Irish nationals require a valid passport, but no visa is required for stays of up to 180 days.

Nationals of New Zealand require a passport valid for duration of stay and a visa for entry to Armenia. It may be possible for tourist visas to be issued on arrival in Yerevan (EVN) for stays of up to 120 days, but this should be confirmed in advance.


There are no immunizations required for travellers to Armenia but vaccinations for hepatitis A and hepatitis B should be considered. There is a small risk of malaria between June and October in some of the villages of the Ararat Valley. Tap water should not be drunk, unless filtered or boiled. Medical care is limited, particularly outside of Yerevan, and treatment is not recommended for anything major. Comprehensive medical insurance should include emergency medical evacuation. All required prescription medication should be taken along, in the original packaging and accompanied by a signed doctor's note.


Crime is relatively low in Armenia, but travellers should still be careful with their personal possessions and avoid any unnecessary displays of wealth. Pickpockets take advantage of crowded market areas. Avoid travel near the border with Azerbaijan due to continuing tension between the two countries.

Emergency Phone Number

101 (Fire); 102 (Police); 103 (Medical Emergency)

* For current safety alerts, please visit Foreign travel advice - GOV.UK or Travel.State.Gov


The official currency of Armenia is the Dram (AMD), which is divided into 100 luma. Foreign currency can be exchanged at banks as well as many hotels, with US dollars the most widely recognised and easily changed, although notes should be in good condition. Credit cards are not widely accepted other than in some large hotels and restaurants. There are few ATMs in Yerevan. It is advisable to carry plenty of small change in local currency as shops and markets will often not have change.

Exchange Rate

Not available.

Embassies of Armenia

Armenia Embassy, Washington DC, United States: +1 202 319 1976.

Armenia Embassy, London, United Kingdom (also responsible for Ireland): +44 (0)20 7938 5435.

Armenia Embassy, Ottawa, Canada: +1 613 234 3710.

Foreign Embassies in Armenia

United States Embassy, Yerevan: +374 (0)10 464 700.

British Embassy, Yerevan: +374 (0)10 264 301.

Canadian Embassy, Moscow, Russia (also responsible for Armenia): +7 495 105 6000.

Australian Embassy, Moscow, Russia (also responsible for Armenia): +7 495 956 6070.

South African Embassy, Kyiv, Ukraine (also responsible for Armenia): +380 (44) 289 8870.

Irish Embassy, Sofia, Bulgaria (also responsible for Armenia): +359 2 985 3425.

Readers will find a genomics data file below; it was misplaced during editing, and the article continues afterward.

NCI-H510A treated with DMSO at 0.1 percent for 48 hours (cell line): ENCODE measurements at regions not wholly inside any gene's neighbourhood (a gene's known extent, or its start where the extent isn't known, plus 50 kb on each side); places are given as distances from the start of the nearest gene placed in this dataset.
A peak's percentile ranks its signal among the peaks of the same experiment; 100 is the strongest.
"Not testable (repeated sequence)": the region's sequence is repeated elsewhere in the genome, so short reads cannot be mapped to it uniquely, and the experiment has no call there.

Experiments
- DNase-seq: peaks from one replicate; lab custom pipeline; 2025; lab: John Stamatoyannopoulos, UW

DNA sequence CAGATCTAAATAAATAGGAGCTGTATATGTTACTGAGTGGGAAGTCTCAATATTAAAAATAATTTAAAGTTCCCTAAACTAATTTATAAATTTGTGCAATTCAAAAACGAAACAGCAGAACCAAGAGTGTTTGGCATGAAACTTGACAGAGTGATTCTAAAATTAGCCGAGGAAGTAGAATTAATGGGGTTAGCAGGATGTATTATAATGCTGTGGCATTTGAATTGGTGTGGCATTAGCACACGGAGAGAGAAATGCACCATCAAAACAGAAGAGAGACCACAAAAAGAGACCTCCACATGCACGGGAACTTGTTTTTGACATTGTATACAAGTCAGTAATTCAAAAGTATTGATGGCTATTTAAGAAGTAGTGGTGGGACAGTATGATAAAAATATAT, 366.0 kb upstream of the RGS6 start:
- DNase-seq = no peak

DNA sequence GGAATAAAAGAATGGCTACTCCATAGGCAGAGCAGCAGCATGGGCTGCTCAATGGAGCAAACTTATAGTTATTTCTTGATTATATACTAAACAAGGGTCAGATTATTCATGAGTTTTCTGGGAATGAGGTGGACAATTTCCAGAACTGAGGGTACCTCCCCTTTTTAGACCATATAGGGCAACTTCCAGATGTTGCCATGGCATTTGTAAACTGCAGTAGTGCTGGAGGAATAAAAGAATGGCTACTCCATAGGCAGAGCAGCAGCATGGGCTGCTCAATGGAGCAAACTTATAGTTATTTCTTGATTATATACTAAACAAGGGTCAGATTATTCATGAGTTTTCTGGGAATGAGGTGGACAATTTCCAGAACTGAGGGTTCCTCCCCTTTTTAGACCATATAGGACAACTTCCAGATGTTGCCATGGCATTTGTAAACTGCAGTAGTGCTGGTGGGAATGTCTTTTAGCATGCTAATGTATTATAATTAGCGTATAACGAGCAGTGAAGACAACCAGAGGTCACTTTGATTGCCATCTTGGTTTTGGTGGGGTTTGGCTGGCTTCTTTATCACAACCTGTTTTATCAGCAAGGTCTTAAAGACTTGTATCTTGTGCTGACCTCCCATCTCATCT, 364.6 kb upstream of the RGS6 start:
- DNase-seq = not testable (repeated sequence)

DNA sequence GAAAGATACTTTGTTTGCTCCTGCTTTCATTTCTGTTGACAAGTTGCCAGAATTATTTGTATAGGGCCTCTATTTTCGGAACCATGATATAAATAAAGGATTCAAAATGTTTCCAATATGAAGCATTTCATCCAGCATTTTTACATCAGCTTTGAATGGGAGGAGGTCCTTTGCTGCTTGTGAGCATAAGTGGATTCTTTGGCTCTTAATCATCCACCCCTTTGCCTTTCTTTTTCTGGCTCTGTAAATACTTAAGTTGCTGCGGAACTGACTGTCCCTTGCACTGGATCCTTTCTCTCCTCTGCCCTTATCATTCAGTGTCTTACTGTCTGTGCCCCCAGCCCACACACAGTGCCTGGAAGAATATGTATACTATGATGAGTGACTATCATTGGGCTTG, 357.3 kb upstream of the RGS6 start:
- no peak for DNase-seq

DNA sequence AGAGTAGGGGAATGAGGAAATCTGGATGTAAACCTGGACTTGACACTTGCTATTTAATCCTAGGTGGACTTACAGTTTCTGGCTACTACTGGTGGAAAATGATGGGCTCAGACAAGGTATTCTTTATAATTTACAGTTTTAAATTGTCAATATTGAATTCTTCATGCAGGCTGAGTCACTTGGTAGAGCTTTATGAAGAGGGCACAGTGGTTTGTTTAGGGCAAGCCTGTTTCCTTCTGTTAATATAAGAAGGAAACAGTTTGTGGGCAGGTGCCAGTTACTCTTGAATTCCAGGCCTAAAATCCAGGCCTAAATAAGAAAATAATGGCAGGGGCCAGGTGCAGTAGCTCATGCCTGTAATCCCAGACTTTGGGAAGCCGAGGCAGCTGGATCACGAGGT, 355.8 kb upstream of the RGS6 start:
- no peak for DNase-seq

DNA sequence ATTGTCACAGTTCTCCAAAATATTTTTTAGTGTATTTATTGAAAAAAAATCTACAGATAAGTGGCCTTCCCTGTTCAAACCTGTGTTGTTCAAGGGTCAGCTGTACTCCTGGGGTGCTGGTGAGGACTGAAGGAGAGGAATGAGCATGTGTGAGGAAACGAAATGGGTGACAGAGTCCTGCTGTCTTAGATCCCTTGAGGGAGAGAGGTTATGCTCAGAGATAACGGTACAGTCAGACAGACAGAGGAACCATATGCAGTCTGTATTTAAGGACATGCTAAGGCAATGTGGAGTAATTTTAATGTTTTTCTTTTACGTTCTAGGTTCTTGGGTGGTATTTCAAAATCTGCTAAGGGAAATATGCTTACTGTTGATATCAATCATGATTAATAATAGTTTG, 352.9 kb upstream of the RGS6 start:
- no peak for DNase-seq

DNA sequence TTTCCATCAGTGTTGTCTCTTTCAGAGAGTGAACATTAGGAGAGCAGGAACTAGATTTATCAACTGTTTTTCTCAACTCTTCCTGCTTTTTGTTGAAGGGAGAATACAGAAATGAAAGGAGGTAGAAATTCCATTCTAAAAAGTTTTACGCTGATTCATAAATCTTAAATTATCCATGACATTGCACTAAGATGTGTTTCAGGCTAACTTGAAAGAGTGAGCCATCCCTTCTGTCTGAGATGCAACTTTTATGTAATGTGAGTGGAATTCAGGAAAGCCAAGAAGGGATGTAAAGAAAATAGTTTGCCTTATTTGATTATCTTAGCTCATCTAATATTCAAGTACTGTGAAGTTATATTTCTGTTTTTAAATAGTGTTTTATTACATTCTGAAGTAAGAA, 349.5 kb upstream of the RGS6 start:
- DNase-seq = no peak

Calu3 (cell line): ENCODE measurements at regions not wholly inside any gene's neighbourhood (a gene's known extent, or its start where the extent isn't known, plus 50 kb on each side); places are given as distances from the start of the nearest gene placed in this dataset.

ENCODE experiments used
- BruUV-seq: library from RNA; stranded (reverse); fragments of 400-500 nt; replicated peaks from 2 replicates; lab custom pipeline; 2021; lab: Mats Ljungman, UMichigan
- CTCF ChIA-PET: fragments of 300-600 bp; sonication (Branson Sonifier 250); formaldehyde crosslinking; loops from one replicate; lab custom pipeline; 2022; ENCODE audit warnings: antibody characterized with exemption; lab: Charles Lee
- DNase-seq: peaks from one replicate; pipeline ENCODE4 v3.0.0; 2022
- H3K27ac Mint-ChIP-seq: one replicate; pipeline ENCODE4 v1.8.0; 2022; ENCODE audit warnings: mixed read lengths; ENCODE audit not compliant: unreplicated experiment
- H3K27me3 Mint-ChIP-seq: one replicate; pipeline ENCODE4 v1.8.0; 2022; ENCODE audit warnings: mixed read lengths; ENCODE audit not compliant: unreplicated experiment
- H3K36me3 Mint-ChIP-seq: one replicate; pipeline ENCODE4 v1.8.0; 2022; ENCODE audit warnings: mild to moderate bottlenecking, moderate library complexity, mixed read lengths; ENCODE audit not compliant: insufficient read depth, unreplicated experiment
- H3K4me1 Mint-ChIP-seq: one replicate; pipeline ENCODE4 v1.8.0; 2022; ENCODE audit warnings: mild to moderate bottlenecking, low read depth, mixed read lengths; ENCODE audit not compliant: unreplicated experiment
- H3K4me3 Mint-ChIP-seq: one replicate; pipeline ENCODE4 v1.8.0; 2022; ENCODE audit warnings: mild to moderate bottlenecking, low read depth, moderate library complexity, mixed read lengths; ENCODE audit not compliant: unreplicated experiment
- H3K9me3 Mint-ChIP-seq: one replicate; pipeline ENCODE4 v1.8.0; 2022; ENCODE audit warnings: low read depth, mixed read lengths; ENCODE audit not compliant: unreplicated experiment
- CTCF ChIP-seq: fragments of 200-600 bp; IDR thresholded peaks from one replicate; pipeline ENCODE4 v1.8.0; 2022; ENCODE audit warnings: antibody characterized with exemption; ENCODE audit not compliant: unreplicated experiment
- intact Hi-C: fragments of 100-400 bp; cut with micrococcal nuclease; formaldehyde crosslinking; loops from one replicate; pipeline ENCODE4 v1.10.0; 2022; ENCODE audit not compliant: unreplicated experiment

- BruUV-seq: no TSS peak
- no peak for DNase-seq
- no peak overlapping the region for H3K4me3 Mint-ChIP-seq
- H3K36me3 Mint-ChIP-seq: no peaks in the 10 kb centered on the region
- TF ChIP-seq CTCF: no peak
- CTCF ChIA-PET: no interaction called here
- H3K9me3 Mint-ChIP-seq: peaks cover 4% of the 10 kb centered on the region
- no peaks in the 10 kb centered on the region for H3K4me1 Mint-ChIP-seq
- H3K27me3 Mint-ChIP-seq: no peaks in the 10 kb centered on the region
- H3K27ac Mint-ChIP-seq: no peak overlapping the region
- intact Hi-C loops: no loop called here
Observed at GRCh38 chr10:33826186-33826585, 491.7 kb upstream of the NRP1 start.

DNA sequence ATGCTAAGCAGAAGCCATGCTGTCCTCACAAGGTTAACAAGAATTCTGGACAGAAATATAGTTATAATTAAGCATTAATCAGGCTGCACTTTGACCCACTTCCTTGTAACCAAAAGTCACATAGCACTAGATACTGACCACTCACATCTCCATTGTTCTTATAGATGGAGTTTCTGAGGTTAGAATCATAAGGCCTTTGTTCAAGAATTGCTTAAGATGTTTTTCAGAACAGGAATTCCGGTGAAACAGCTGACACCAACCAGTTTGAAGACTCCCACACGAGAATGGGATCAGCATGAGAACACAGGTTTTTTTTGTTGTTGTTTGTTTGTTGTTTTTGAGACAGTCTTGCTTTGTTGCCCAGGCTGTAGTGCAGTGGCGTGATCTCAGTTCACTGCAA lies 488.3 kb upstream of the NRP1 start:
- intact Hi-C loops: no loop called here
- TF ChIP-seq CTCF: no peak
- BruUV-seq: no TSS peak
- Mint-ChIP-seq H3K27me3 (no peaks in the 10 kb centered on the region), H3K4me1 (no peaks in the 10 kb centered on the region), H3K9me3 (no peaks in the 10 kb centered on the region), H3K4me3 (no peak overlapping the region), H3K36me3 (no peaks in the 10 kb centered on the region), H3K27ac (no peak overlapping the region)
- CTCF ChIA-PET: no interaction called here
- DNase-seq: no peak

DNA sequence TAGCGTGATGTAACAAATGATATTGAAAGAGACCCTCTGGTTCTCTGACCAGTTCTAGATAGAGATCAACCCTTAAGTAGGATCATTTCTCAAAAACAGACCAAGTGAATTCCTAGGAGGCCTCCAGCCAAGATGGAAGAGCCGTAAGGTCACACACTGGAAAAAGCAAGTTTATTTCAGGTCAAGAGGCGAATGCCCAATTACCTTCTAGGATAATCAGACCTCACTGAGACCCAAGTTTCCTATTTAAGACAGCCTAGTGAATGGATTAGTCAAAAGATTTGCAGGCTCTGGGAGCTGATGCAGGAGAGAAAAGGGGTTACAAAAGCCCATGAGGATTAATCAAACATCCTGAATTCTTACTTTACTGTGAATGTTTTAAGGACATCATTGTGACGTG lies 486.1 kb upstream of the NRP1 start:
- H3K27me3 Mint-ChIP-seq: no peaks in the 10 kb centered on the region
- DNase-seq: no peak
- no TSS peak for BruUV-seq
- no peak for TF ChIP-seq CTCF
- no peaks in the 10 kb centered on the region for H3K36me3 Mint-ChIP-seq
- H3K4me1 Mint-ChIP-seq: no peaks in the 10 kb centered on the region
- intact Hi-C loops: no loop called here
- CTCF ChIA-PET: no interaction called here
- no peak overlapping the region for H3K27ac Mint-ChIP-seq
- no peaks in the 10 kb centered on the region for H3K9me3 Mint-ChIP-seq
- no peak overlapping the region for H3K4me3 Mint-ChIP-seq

Armenia is an orthodox Christian country and the locals tend to be conservative, especially outside of the capital. Women should avoid wearing shorts and short skirts, particularly outside of Yerevan. Military bases and installations should not be photographed. Homosexuality is no longer illegal in Armenia, but homophobia is still a problem.


Business is conducted fairly formally in Armenia; dress tends to be conservative and good etiquette is important. Business hours are Monday to Friday from 9am to 6pm, though there is some variation between businesses.


Many restaurants in the capital will add a service charge onto the bill, but this generally does not go to the staff, so tips are welcome in Armenia. A tip of about 10 percent is fair.

Public Holidays in Armenia

Victory and Peace Day9 May9 May
National Army Day28 Jan28 Jan
New Year Holidays1 Jan1 Jan
Orthodox Christmas Eve and Orthodox Christmas Day5 Jan5 Jan
Womens Day8 Mar8 Mar
Genocide Remembrance Day24 Apr24 Apr
First Republic Day28 May28 May
Constitution Day5 Jul5 Jul
Independence Day21 Sep21 Sep
New Years Eve31 Dec31 Dec


Despite some truly heavy-hitting historical and cultural attractions, including three UNESCO World Heritage Sites, Armenia remains an underappreciated tourist destination. As the first country in the world to adopt Christianity it is no surprise that Armenia is dotted with ancient churches and monasteries, making the country primarily a religious tourist destination. Being off the radar of package tours and a little hard to get to actually adds to the mysterious biblical allure of the region.

The biggest tourist attractions include the 17th-century Khor Virap Monastery, an important pilgrimage site loomed over by the iconic Mount Ararat, where Noah is said to have landed the Ark; the Etchmiadzin Cathedral, reputed to be the oldest state-built church in the world; the 2,000-year-old Garni Temple, a gloriously well-preserved Pagan temple; the archaeological site of Carahunge, called the 'Stonehenge of Armenia'; and the UNESCO-listed Monastery of Geghard, built in 1215.

In the global imagination Armenia is also strongly associated with the horrific Armenian Genocide of 1915, during which Turkish troops killed about 1.5 million Armenians. This tragic history is memorialised at Tsitsernakaberd, part museum and part memorial, where travellers can learn about the Armenian holocaust and pay their respects.

Travel Guide powered by www.wordtravels.com, copyright © Globe Media Ltd. All rights reserved. By its very nature much of the information in this guide is subject to change at short notice and travellers are urged to verify information on which they're relying with the relevant authorities. Globe Media and UNIGLOBE Travel does not accept any responsibility for any loss or inconvenience to any person as a result of information contained above.